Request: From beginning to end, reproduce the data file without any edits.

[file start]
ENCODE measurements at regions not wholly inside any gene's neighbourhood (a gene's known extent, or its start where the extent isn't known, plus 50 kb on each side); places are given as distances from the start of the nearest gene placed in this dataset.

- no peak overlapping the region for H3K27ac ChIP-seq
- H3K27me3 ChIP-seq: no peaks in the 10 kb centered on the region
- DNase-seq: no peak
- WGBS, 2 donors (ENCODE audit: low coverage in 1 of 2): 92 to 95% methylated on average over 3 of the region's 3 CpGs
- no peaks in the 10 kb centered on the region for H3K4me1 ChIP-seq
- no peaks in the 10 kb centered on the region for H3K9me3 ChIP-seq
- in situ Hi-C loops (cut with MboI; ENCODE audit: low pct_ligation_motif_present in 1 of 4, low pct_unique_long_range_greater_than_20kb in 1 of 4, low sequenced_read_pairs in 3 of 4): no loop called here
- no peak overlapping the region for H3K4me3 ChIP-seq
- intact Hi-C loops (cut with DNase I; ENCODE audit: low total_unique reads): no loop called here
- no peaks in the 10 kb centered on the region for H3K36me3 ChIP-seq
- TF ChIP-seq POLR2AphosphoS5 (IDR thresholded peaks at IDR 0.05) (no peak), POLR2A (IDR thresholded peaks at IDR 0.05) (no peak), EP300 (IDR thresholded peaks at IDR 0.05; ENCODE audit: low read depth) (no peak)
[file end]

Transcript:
ENCODE measurements at regions not wholly inside any gene's neighbourhood (a gene's known extent, or its start where the extent isn't known, plus 50 kb on each side); places are given as distances from the start of the nearest gene placed in this dataset.

- no peak overlapping the region for H3K27ac ChIP-seq
- H3K27me3 ChIP-seq: no peaks in the 10 kb centered on the region
- DNase-seq: no peak
- WGBS, 2 donors (ENCODE audit: low coverage in 1 of 2): 92 to 95% methylated on average over 3 of the region's 3 CpGs
- no peaks in the 10 kb centered on the region for H3K4me1 ChIP-seq
- no peaks in the 10 kb centered on the region for H3K9me3 ChIP-seq
- in situ Hi-C loops (cut with MboI; ENCODE audit: low pct_ligation_motif_present in 1 of 4, low pct_unique_long_range_greater_than_20kb in 1 of 4, low sequenced_read_pairs in 3 of 4): no loop called here
- no peak overlapping the region for H3K4me3 ChIP-seq
- intact Hi-C loops (cut with DNase I; ENCODE audit: low total_unique reads): no loop called here
- no peaks in the 10 kb centered on the region for H3K36me3 ChIP-seq
- TF ChIP-seq POLR2AphosphoS5 (IDR thresholded peaks at IDR 0.05) (no peak), POLR2A (IDR thresholded peaks at IDR 0.05) (no peak), EP300 (IDR thresholded peaks at IDR 0.05; ENCODE audit: low read depth) (no peak)